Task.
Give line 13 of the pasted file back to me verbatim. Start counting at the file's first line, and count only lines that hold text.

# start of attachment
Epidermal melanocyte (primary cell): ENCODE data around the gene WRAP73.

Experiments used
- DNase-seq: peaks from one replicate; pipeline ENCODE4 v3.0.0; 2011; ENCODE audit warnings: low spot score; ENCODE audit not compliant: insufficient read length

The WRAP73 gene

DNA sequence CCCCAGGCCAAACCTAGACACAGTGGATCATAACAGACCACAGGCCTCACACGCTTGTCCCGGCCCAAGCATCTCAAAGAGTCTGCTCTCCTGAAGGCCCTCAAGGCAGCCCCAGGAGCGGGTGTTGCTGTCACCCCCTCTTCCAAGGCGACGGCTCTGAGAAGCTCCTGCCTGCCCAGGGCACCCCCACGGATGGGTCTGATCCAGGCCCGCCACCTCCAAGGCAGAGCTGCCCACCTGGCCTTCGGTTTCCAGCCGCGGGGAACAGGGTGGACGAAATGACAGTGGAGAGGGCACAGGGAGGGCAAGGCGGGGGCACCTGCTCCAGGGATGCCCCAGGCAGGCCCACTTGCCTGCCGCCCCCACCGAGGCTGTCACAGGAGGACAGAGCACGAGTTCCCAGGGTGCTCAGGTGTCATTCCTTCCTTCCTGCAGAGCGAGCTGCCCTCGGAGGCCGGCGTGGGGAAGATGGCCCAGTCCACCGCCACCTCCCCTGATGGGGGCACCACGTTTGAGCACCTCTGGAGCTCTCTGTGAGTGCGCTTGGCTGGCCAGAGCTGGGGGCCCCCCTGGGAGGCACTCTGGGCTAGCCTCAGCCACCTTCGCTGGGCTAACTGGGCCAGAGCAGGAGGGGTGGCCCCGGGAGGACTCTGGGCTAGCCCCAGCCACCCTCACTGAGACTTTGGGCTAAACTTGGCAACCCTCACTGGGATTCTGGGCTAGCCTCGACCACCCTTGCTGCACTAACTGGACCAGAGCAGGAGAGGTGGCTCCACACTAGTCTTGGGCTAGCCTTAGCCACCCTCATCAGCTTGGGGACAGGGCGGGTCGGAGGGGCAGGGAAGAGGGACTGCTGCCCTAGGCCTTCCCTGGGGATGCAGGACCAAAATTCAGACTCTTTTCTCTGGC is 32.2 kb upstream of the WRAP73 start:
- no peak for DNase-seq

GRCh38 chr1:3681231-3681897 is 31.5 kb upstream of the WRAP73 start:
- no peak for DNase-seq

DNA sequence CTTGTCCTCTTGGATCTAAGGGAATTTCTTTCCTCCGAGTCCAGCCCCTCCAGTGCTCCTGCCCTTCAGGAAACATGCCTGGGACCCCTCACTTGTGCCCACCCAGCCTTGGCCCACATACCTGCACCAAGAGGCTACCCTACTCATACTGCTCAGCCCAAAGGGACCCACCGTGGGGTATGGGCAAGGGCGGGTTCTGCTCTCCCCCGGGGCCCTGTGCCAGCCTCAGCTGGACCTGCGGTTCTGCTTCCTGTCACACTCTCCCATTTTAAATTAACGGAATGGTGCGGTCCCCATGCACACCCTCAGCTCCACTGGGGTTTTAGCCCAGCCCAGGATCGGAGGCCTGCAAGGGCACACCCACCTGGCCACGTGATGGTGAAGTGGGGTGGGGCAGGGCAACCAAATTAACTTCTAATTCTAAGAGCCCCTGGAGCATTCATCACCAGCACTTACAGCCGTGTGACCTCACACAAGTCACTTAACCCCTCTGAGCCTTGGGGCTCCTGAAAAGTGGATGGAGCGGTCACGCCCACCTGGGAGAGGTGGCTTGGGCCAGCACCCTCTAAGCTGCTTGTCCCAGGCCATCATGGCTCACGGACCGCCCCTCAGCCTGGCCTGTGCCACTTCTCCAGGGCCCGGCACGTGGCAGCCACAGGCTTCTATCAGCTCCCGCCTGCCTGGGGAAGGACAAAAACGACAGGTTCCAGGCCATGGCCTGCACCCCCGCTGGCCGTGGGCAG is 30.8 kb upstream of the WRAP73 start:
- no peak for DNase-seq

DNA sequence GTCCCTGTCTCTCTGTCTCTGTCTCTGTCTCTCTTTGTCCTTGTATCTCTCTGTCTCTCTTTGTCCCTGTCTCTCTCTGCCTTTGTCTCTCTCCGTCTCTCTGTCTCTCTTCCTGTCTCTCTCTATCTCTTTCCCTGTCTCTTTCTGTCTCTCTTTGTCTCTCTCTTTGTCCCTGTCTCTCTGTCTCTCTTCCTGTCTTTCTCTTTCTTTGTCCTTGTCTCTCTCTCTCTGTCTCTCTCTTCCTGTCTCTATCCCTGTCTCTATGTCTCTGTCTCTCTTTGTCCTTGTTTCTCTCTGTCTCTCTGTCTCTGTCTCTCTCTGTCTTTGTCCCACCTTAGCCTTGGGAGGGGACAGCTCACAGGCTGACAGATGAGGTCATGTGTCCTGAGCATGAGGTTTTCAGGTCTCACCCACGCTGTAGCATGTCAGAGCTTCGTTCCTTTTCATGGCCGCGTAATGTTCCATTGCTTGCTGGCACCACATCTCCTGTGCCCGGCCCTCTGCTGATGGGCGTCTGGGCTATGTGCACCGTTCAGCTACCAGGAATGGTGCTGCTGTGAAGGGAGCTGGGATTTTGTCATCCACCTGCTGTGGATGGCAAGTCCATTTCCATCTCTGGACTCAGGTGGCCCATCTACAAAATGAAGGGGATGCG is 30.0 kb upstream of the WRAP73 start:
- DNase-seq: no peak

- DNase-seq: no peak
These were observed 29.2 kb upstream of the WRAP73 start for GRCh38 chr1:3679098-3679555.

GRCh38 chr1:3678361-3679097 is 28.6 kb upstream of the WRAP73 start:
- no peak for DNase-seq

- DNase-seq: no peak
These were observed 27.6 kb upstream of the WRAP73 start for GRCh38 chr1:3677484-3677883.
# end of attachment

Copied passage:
- DNase-seq: no peak